Women

Battling the fairness craze “Dark is Divine”

October 11, 2014 05:53 PM
Fatima Lodhi is an activist from Islamabad, Pakistan

By Fatima Lodhi* 

You aren’t fair-skinned?  Oh! Then you will certainly not be considered eye-catching, your confidence level must be low and you can never become successful in life because “fair skin” is an asset, a key to success and happiness! These are some of the discriminatory messages conveyed to the darker skin tones through fairness advertisements, says – Fatima Lodhi (advocate for anti-colourism)

It’s shocking to see the role of media in this context. The fairness advertisements are shown on every TV channel and have a huge psychological effect on the people with dark complexions. These advertisements portray an image that this society only accepts those who are fair skinned.

Colourism is the worst form of discrimination and occurs where darker skin tones are considered to be less desirable. 

Asian countries like Pakistan, the Philippines, Taiwan and India, have been practising colourism for decades. The lives of the people with dark complexion, especially girls, are not easy due to this attitude of people. Beauty products that promise to make you fairer overnight abound in such societies. Even small children are told by their elders not to play in the Sun, else their skin would turn dark. 

It’s shocking to see the role of media in this context. The fairness advertisements are shown on every TV channel and have a huge psychological effect on the people with dark complexions. These advertisements portray an image that this society only accepts those who are fair skinned. Even the film and drama industry cast people with dark skin tones for small and less important roles. Roles depicting high financial and social status roles go to those with lighter skin tones.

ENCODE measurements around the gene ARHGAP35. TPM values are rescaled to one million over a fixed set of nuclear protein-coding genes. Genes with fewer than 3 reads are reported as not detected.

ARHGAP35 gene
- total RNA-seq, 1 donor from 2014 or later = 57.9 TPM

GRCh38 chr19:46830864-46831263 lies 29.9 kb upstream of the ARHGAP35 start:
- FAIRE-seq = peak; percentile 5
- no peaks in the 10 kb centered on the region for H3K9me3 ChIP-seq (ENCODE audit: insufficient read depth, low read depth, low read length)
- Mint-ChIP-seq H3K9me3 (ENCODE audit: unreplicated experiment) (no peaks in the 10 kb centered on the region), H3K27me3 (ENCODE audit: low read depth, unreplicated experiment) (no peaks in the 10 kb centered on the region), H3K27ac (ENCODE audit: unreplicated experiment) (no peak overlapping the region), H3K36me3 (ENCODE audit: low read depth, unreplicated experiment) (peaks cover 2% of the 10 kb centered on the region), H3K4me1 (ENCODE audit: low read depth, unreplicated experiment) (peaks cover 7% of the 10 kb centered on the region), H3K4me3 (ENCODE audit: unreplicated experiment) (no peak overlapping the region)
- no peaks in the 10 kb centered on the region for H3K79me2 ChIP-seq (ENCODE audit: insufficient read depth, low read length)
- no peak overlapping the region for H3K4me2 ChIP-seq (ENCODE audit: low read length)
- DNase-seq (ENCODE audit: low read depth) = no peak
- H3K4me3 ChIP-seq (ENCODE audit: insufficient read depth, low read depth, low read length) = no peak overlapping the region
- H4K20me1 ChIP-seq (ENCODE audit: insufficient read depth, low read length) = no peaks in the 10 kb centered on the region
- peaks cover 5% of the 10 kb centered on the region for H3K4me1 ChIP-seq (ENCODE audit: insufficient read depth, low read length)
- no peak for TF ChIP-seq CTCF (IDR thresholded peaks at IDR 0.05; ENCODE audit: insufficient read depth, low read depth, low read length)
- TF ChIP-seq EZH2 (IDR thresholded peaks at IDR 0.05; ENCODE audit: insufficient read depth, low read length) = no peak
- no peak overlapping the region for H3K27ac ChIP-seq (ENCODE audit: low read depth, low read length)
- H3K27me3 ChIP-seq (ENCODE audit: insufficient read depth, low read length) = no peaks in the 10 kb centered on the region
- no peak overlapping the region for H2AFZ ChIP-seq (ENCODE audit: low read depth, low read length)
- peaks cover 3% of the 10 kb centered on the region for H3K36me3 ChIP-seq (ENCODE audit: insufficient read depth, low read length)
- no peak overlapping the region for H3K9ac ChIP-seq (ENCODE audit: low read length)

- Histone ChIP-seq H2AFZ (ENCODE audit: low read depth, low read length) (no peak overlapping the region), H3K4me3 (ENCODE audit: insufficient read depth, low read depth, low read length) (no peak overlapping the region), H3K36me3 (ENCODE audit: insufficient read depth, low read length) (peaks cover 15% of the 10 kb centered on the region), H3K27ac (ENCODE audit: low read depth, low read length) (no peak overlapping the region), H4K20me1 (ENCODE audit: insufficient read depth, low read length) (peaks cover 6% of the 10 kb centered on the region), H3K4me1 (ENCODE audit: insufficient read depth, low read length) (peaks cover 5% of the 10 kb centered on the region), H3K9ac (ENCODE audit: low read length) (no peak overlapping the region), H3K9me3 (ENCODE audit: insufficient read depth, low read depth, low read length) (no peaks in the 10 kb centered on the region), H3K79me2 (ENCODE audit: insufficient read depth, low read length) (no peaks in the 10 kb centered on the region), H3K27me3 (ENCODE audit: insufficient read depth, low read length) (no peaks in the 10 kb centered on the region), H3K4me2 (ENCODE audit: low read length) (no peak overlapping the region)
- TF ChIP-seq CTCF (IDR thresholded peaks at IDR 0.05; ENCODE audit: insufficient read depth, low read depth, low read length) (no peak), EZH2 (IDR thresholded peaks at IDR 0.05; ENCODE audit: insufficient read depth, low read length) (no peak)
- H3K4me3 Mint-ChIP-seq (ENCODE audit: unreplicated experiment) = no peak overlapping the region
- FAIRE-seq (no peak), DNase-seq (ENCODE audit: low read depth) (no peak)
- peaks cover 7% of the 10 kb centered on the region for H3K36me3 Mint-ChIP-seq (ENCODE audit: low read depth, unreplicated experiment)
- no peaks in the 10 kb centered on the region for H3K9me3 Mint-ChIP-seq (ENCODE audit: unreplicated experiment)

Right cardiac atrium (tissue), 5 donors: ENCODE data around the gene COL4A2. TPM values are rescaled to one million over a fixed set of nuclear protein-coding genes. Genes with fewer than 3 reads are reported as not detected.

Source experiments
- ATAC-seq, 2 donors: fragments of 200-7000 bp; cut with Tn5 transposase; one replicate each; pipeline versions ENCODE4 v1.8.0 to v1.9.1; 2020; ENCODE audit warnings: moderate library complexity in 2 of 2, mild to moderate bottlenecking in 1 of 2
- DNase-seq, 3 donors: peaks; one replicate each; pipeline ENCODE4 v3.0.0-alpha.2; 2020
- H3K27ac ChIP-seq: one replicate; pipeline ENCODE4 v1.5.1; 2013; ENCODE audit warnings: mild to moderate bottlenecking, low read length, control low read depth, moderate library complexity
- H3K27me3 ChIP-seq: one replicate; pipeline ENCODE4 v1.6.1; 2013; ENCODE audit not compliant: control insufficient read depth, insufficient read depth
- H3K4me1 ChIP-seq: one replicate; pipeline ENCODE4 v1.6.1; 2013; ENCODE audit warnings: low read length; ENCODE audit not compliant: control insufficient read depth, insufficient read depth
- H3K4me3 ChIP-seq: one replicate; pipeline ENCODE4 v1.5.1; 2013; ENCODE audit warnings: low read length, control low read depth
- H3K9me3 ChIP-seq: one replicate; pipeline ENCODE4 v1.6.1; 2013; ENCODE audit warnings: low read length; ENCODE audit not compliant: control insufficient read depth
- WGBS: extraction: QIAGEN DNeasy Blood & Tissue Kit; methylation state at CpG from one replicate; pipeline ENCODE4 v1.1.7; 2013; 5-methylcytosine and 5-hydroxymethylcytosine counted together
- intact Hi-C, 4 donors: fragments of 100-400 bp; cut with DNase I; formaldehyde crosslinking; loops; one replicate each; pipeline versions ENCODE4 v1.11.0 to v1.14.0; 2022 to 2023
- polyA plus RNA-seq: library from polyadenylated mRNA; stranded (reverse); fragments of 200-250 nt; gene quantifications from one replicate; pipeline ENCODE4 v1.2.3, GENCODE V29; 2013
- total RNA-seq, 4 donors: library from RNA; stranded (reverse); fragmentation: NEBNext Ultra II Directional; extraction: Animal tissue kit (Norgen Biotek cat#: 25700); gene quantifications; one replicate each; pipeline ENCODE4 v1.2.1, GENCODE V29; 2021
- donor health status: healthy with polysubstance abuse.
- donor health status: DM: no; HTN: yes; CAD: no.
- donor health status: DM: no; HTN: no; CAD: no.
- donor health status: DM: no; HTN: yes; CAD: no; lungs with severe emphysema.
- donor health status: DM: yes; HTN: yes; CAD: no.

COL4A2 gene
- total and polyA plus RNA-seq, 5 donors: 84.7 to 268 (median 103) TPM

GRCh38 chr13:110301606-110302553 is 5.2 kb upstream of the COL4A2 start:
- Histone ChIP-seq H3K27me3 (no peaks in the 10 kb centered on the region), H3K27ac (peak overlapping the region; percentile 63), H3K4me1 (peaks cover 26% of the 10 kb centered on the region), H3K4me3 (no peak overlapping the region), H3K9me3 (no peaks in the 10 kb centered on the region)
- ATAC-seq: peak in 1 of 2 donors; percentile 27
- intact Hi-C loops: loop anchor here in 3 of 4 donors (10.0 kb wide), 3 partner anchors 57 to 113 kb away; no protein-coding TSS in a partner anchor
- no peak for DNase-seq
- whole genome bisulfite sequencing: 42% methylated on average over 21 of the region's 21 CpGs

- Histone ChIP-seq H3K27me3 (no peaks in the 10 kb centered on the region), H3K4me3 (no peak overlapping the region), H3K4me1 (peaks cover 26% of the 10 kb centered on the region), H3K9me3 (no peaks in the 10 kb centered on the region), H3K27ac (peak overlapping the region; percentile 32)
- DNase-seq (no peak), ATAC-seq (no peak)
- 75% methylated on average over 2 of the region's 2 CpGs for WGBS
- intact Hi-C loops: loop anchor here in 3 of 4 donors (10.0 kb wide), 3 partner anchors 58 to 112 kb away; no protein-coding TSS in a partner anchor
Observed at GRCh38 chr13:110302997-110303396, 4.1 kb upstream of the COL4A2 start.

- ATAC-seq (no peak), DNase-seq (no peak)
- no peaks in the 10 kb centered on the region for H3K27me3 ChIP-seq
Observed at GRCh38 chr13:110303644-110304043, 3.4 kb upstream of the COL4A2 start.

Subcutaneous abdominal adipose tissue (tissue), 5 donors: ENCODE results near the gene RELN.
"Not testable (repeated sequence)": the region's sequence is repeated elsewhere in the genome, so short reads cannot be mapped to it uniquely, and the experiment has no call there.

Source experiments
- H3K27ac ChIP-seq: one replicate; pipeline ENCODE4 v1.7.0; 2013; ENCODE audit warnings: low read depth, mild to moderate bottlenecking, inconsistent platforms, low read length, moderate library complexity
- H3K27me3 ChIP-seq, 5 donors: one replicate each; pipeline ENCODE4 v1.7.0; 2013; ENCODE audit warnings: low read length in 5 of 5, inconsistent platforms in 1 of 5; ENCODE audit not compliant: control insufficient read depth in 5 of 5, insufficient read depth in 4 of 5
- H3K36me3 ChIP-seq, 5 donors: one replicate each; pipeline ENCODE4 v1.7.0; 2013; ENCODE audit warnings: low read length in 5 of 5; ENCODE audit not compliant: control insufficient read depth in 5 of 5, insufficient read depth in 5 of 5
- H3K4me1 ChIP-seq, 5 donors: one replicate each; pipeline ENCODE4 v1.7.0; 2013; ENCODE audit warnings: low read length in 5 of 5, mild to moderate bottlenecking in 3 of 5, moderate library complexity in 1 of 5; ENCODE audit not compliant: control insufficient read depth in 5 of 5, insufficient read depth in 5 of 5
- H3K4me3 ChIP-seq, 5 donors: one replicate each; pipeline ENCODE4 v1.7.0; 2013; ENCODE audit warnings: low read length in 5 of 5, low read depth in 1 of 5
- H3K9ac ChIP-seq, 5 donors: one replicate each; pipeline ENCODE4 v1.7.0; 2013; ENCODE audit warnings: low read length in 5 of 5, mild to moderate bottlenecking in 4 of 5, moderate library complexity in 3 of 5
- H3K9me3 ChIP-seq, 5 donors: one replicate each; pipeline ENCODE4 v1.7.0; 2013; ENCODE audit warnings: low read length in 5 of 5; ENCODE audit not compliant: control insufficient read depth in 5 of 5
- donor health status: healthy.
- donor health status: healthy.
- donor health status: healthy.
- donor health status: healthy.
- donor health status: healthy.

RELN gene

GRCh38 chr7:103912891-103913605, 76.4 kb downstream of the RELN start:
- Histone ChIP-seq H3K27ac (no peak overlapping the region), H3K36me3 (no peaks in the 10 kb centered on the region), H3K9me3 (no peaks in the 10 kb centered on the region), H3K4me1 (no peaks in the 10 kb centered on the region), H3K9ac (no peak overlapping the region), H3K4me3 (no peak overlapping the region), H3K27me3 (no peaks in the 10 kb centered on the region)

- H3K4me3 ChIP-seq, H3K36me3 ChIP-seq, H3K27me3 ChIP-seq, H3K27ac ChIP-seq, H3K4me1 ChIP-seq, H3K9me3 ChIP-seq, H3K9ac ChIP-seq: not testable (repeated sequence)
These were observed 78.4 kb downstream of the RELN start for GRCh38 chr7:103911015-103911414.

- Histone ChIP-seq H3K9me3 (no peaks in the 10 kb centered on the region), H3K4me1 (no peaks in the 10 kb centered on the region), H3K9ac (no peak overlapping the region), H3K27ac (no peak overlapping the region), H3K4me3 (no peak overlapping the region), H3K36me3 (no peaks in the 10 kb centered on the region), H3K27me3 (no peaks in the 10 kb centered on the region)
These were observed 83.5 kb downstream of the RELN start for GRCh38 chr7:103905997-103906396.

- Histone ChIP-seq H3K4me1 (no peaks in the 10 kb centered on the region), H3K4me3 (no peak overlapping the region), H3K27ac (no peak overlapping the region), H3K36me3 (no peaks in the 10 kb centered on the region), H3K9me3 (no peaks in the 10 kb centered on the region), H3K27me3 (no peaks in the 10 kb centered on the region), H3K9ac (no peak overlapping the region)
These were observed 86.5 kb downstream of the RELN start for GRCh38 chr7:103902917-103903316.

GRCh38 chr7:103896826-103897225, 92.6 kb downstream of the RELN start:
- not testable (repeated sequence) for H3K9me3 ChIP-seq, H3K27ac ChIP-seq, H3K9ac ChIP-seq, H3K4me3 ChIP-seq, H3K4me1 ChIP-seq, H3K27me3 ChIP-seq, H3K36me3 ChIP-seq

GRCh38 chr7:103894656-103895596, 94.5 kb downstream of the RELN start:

Why can’t the society allow the dark people to be comfortable in their own skin? How can we find flaws in someone created by God Almighty?

The people with darker skin tones, especially women applying for front desk jobs, such as receptionists, air hostesses, TV anchors and etc. are found incompetent for such jobs! And, if selected, they are asked to cover their faces with tons of make-up to lighten the tone.

The “fairness craze” is increasing. Girls and now boys as well are responding to the global discrimination known as colourism. They resort to bleaching their skin, using laser treatments and high doses of vitamin injections which are cancerous for the Asian skins and also lead to kidneys failure.

 This perception has created social inequality and inferiority complexes amongst the darker skinned people.

Well it’s not our fault, it’s just the way we have been brought up and taught. When a child is asked to draw a face and colour it, the teacher always gives him a peach crayon (called skin colour crayon) and never brown or black. We have been listening to stories like Snow White and Cinderella and other fairy tales in which the princesses are always white-skinned. These tales have always discriminated against the darker skin tones. Everybody knows about mothers always being in search of snow white daughters-in-law.

This discrimination pushed Fatima to start an anti-colourism campaign to give confidence to those who have become victims of their own skins! She started the “Dark is Divine” campaign in October 2013 in order to ignite a conversation by, for and about persons with dark complexions to effect a positive change in the way they are reflected in Asian culture. 

“Dark is Divine” encourages men and women to characterize and promote a beauty standard that is a genuine reflection of their spirit. It aims to rid the society of discriminatory mindsets and prove that respect for all is important. It works towards a society that is inclusive and accommodating.

Fatima Lodhi believes that “Dark Is Divine” will help redefine the connotation of the word “dark” and will bring a sea change in the thinking and psyche of the people of Asia with regard to colourism.

*Fatima Lodhi is an activist from Islamabad

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